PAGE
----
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August 13, 2022
ECONOMYFINANCE&BANKING

Erste Group report:Romania could have the fastest economic growth rhythm in CEE

In 2016, Central and Eastern Europe’s (CEE) 3.1 percent growth will surpass the Euro Area’s 1.6 percent, despite the slowing down of the inflow of European grants, and Romania’s growth rhythm will accelerate to 4.1 percent, while Poland (3.6 percent) and Slovakia (3.5 percent) will maintain the growth registered in 2015, an Erste Group analysis shows.

Romania could have the fastest economic growth rhythm in CEE this year, but this will be a period of fiscal relaxation and there is the outlook of the tightening of monetary policy, Erste analysts point out.

They expect a slowdown of growth in Hungary (2.2 percent) and the Czech Republic in particular (2.5 percent), as a result of the slowing down of the inflow of European grants in those economies. Likewise, Slovenia could also face a slowdown (1.9 percent), while Serbia’s GDP is expected to grow by 1.5 percent this year.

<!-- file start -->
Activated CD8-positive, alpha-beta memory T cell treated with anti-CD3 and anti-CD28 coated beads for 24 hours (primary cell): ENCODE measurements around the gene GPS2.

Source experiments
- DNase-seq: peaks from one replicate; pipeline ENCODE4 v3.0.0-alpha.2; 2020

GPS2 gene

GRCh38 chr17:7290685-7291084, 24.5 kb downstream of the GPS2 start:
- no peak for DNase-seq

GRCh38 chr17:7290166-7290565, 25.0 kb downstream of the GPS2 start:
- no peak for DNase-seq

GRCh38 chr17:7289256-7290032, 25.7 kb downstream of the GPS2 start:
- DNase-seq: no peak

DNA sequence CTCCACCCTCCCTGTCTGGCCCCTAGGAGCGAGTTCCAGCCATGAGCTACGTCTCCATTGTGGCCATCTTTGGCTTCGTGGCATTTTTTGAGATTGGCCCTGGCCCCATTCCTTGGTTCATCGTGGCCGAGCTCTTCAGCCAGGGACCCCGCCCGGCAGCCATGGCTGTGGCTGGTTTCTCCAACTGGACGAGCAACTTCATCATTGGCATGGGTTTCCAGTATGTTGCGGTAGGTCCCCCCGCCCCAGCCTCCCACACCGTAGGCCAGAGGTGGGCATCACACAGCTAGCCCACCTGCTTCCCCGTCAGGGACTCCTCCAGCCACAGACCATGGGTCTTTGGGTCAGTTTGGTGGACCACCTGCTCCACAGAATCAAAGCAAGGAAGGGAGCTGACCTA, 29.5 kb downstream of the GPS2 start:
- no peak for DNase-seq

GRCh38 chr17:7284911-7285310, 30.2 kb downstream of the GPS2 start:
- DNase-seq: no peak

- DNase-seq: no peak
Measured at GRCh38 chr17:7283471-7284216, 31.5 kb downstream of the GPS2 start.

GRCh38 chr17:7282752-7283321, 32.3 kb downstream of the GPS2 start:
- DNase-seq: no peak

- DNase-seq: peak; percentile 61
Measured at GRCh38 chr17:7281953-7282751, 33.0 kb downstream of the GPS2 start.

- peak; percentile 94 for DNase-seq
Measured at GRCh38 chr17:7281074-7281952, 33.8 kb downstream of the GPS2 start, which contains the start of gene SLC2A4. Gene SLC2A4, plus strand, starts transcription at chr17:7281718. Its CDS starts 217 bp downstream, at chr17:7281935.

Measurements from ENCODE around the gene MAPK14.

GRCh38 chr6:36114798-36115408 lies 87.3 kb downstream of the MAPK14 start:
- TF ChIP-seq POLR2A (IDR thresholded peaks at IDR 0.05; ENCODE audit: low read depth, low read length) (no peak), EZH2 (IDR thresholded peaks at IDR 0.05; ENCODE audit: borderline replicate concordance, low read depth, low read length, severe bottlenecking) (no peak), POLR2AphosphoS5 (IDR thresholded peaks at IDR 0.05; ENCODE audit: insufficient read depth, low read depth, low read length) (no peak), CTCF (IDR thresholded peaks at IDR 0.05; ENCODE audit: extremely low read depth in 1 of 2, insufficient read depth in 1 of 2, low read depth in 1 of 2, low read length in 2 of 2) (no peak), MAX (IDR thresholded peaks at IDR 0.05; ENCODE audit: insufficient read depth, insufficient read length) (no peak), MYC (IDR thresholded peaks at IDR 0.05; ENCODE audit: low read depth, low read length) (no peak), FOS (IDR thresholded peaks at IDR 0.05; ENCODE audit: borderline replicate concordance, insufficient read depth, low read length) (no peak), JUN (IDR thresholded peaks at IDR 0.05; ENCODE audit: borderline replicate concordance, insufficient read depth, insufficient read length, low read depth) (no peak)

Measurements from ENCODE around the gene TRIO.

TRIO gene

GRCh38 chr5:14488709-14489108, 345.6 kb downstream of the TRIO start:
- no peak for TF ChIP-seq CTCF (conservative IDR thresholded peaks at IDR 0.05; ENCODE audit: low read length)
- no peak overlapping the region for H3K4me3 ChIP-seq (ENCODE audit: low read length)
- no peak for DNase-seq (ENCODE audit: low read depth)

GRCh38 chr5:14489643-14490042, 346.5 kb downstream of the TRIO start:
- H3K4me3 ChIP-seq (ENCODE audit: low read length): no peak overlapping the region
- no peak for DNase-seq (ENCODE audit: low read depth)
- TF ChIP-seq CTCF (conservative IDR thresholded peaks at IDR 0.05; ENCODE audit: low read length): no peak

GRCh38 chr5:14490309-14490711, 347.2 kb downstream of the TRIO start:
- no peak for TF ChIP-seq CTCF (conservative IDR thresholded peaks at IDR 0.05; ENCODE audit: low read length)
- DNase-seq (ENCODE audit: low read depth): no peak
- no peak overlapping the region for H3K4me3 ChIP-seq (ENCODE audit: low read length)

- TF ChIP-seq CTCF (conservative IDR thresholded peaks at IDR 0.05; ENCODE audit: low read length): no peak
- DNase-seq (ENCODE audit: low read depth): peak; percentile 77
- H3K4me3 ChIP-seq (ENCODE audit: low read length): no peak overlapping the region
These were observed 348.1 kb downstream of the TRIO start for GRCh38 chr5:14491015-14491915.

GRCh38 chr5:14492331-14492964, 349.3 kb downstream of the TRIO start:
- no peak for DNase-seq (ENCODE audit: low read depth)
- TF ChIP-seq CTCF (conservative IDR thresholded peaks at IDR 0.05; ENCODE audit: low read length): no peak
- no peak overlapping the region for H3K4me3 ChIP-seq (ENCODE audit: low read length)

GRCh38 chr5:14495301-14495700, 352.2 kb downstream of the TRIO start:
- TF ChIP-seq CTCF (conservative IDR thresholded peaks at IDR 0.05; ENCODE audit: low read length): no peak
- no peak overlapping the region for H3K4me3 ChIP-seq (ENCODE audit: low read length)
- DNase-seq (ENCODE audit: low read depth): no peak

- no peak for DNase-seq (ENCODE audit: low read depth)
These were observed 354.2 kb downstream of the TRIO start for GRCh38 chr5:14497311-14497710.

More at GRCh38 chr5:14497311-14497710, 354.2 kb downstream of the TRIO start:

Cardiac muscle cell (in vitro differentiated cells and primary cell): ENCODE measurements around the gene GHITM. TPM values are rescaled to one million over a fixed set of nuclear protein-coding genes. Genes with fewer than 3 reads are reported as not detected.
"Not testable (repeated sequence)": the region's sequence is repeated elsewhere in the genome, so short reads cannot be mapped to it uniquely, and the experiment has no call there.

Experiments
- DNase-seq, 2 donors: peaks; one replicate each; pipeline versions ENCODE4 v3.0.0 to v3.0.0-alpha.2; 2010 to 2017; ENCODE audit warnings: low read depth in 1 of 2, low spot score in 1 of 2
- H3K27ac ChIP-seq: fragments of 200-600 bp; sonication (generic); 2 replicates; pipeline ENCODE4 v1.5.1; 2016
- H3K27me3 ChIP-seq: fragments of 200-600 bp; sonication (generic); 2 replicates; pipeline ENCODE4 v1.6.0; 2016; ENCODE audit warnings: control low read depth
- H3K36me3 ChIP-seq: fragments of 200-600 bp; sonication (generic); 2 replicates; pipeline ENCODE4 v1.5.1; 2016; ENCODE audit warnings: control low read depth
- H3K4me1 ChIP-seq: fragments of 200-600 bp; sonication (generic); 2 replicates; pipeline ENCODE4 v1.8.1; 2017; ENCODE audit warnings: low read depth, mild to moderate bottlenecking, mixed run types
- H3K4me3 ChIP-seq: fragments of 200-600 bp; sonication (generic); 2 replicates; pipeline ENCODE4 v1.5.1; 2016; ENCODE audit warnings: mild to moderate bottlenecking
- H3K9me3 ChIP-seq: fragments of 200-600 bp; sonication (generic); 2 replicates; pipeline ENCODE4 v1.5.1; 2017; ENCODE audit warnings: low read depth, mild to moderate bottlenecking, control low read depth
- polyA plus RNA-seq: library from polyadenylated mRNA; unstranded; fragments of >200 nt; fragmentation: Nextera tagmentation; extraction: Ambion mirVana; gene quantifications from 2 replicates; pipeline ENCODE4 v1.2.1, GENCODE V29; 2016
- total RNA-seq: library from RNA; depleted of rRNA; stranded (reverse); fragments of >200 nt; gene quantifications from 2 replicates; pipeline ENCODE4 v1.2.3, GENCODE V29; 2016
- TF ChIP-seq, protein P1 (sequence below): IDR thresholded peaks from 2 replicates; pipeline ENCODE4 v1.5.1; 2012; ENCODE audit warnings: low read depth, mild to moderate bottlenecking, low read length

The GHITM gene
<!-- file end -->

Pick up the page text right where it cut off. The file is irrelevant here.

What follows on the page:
Last year, the unemployment rate in Central and Eastern Europe dropped below 10 percent for the first time since 2009, and Erste analysts expect the decline to continue this year too. Since CEE countries are energy importers, the recent drop in oil prices will prop up economic growth, while fiscal relaxation in Poland and Romania will improve domestic demand, the Erste Group analysis shows.

The European Commission (EC) recently announced that Romania’s economic growth rhythm could reach a peak of 4.2 percent in 2016, thanks to strong salary hikes and fiscal relaxation, and will ease slightly, to 3.7 percent, in 2017.

According to the winter economic forecast, the European Commission (EC) has thus improved its estimates on Romania’s economic growth both for 2015 and for 2016 and 2017, considering that in autumn it expected a growth of 3.5 percent in 2015, followed by 4.1 percent in 2016 and 3.6 percent in 2017.

Austrian banks, Bank Austria, Erste Group Bank and Raiffeisen Bank International (RBI) in particular, are the former Eastern European communist states’ biggest lenders and have an important presence in Romania too.

 

 

 

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